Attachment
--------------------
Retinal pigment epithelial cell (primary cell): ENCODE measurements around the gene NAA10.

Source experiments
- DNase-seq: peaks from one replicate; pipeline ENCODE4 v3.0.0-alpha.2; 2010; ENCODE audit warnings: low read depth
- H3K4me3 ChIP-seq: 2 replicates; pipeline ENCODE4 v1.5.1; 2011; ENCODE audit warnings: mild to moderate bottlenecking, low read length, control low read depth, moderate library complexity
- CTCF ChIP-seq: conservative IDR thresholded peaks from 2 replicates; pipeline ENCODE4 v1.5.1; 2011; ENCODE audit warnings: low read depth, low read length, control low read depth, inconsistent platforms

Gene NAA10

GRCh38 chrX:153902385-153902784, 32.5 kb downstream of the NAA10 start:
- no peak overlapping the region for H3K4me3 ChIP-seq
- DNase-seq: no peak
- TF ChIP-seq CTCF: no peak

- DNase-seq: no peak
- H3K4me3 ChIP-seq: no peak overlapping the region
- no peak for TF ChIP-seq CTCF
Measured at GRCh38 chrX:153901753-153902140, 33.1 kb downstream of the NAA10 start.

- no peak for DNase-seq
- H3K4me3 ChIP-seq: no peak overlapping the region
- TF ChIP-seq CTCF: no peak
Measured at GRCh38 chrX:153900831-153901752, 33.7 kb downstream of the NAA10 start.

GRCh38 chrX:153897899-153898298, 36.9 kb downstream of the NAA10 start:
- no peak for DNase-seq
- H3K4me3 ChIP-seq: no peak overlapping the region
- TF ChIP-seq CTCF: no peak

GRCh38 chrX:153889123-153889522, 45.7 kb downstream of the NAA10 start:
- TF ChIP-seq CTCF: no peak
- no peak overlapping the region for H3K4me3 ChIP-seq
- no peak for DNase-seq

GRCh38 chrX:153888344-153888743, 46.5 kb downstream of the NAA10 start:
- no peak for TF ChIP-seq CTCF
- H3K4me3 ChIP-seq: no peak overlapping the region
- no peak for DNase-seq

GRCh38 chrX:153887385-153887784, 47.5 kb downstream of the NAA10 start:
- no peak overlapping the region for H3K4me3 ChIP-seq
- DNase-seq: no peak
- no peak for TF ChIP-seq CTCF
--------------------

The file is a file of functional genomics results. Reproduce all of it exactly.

Retinal pigment epithelial cell (primary cell): ENCODE measurements around the gene NAA10.

Source experiments
- DNase-seq: peaks from one replicate; pipeline ENCODE4 v3.0.0-alpha.2; 2010; ENCODE audit warnings: low read depth
- H3K4me3 ChIP-seq: 2 replicates; pipeline ENCODE4 v1.5.1; 2011; ENCODE audit warnings: mild to moderate bottlenecking, low read length, control low read depth, moderate library complexity
- CTCF ChIP-seq: conservative IDR thresholded peaks from 2 replicates; pipeline ENCODE4 v1.5.1; 2011; ENCODE audit warnings: low read depth, low read length, control low read depth, inconsistent platforms

Gene NAA10

GRCh38 chrX:153902385-153902784, 32.5 kb downstream of the NAA10 start:
- no peak overlapping the region for H3K4me3 ChIP-seq
- DNase-seq: no peak
- TF ChIP-seq CTCF: no peak

- DNase-seq: no peak
- H3K4me3 ChIP-seq: no peak overlapping the region
- no peak for TF ChIP-seq CTCF
Measured at GRCh38 chrX:153901753-153902140, 33.1 kb downstream of the NAA10 start.

- no peak for DNase-seq
- H3K4me3 ChIP-seq: no peak overlapping the region
- TF ChIP-seq CTCF: no peak
Measured at GRCh38 chrX:153900831-153901752, 33.7 kb downstream of the NAA10 start.

GRCh38 chrX:153897899-153898298, 36.9 kb downstream of the NAA10 start:
- no peak for DNase-seq
- H3K4me3 ChIP-seq: no peak overlapping the region
- TF ChIP-seq CTCF: no peak

GRCh38 chrX:153889123-153889522, 45.7 kb downstream of the NAA10 start:
- TF ChIP-seq CTCF: no peak
- no peak overlapping the region for H3K4me3 ChIP-seq
- no peak for DNase-seq

GRCh38 chrX:153888344-153888743, 46.5 kb downstream of the NAA10 start:
- no peak for TF ChIP-seq CTCF
- H3K4me3 ChIP-seq: no peak overlapping the region
- no peak for DNase-seq

GRCh38 chrX:153887385-153887784, 47.5 kb downstream of the NAA10 start:
- no peak overlapping the region for H3K4me3 ChIP-seq
- DNase-seq: no peak
- no peak for TF ChIP-seq CTCF